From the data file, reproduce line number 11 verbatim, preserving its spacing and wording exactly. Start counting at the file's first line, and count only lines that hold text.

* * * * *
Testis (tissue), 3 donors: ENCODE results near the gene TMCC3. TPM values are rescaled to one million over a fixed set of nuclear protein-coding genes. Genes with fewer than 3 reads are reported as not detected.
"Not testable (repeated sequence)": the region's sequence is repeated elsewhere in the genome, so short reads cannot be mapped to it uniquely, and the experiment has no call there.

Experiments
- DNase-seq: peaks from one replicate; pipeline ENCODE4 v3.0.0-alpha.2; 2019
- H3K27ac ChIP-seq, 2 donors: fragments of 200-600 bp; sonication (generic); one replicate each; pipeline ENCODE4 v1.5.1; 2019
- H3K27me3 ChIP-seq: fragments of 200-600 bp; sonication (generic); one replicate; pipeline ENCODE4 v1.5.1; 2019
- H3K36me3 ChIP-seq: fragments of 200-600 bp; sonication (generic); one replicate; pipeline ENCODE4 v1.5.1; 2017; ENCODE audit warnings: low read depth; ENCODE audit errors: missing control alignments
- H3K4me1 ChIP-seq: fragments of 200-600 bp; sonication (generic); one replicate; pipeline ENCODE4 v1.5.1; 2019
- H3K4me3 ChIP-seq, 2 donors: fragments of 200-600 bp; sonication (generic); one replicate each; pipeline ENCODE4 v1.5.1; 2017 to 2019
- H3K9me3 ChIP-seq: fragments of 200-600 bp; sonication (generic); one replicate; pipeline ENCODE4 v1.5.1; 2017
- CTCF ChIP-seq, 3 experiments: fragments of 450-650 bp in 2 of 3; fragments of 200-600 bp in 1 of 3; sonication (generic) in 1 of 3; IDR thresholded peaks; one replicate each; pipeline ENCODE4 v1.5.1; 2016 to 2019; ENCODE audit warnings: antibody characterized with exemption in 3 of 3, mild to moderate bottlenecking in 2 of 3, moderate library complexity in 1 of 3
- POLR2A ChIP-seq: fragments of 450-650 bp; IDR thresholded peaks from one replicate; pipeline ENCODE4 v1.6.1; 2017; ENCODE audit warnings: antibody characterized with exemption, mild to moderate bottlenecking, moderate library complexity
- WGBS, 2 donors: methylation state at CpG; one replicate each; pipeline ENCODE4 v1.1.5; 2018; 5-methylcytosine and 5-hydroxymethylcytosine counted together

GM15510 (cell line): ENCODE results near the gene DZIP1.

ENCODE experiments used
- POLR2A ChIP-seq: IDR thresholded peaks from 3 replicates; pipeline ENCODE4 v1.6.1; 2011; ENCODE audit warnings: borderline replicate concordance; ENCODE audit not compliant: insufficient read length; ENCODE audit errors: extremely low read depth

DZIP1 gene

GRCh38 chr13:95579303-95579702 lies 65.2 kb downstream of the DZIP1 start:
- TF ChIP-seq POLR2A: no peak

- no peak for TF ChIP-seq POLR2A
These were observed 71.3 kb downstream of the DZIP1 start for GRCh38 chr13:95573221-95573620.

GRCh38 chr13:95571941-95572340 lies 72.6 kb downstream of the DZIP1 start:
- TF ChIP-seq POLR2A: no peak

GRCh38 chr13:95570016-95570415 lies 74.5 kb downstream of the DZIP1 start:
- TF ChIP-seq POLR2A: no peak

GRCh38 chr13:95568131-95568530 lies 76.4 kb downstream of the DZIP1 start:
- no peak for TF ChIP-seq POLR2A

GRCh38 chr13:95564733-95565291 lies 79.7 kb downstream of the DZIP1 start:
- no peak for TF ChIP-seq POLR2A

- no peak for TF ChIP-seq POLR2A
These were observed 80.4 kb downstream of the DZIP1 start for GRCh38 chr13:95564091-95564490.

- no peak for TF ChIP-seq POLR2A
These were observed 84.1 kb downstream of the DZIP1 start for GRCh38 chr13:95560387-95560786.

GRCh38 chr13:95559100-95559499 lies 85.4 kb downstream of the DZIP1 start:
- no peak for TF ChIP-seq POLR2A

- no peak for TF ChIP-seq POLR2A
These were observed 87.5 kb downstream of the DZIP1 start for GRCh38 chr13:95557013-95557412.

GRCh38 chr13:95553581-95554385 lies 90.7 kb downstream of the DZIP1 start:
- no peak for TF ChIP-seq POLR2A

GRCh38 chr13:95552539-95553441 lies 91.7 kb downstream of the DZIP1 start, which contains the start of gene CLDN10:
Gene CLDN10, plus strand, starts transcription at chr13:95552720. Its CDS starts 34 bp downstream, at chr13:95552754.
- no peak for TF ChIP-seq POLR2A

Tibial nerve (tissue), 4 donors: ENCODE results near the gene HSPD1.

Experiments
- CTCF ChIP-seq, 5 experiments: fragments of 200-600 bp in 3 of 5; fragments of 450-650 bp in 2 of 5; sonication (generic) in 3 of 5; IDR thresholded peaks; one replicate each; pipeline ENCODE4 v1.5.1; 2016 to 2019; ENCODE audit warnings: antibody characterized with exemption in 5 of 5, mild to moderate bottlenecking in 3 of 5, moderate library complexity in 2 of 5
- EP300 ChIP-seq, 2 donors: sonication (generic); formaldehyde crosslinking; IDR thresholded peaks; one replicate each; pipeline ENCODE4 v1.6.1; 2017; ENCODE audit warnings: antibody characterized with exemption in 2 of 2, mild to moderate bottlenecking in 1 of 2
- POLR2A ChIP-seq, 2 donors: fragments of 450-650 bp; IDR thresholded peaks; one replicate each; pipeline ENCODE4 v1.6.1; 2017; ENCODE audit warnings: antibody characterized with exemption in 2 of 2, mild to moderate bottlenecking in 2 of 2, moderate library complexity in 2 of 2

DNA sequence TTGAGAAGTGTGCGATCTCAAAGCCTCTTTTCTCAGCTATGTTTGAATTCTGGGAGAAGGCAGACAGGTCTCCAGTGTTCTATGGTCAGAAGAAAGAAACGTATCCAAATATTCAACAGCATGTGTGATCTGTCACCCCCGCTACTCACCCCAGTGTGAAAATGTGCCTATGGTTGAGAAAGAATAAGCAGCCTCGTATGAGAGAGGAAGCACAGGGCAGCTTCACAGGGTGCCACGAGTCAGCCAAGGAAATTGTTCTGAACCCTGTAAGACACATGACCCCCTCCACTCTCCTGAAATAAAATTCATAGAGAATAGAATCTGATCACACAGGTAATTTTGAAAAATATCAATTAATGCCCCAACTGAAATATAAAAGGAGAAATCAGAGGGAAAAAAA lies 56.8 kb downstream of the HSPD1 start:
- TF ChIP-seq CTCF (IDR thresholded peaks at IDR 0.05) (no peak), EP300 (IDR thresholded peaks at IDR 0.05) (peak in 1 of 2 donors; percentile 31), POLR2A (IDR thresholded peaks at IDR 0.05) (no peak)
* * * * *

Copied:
- CTCF ChIP-seq, 3 experiments: fragments of 450-650 bp in 2 of 3; fragments of 200-600 bp in 1 of 3; sonication (generic) in 1 of 3; IDR thresholded peaks; one replicate each; pipeline ENCODE4 v1.5.1; 2016 to 2019; ENCODE audit warnings: antibody characterized with exemption in 3 of 3, mild to moderate bottlenecking in 2 of 3, moderate library complexity in 1 of 3